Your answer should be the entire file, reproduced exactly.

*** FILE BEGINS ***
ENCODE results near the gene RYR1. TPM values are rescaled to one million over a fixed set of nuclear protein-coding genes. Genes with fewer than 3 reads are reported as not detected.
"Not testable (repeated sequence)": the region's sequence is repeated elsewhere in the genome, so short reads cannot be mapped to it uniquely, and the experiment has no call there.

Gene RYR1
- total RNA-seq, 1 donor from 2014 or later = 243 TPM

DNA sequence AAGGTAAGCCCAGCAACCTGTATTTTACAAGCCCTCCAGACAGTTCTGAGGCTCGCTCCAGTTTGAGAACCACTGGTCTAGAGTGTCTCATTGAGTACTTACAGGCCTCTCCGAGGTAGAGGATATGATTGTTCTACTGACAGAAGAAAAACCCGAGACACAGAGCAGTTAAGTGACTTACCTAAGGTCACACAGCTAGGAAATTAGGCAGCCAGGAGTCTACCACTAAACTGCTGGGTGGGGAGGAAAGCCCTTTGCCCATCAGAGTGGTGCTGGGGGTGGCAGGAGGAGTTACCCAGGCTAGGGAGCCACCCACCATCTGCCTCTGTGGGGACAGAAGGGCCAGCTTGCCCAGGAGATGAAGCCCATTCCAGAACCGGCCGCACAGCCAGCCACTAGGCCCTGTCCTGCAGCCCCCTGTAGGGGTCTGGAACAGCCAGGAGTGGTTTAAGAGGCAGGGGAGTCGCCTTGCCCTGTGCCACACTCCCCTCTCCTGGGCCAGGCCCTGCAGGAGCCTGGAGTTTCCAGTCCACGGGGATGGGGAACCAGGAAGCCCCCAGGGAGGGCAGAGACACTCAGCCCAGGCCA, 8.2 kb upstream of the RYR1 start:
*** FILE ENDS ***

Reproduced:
ENCODE results near the gene RYR1. TPM values are rescaled to one million over a fixed set of nuclear protein-coding genes. Genes with fewer than 3 reads are reported as not detected.
"Not testable (repeated sequence)": the region's sequence is repeated elsewhere in the genome, so short reads cannot be mapped to it uniquely, and the experiment has no call there.

Gene RYR1
- total RNA-seq, 1 donor from 2014 or later = 243 TPM

DNA sequence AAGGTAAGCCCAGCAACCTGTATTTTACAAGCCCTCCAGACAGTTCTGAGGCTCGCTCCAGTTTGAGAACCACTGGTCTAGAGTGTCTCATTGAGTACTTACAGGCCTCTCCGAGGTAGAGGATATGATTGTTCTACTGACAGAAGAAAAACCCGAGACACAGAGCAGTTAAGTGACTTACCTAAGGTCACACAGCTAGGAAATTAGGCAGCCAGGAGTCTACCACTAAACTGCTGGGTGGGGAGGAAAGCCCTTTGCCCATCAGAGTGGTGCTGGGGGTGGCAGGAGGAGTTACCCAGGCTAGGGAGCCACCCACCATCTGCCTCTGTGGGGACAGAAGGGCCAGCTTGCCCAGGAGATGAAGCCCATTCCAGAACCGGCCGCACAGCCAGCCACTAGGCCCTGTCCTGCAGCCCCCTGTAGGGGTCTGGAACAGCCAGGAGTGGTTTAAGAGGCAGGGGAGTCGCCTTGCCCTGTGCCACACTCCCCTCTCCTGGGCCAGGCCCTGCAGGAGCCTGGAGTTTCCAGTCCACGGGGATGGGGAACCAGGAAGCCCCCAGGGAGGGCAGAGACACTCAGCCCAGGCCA, 8.2 kb upstream of the RYR1 start: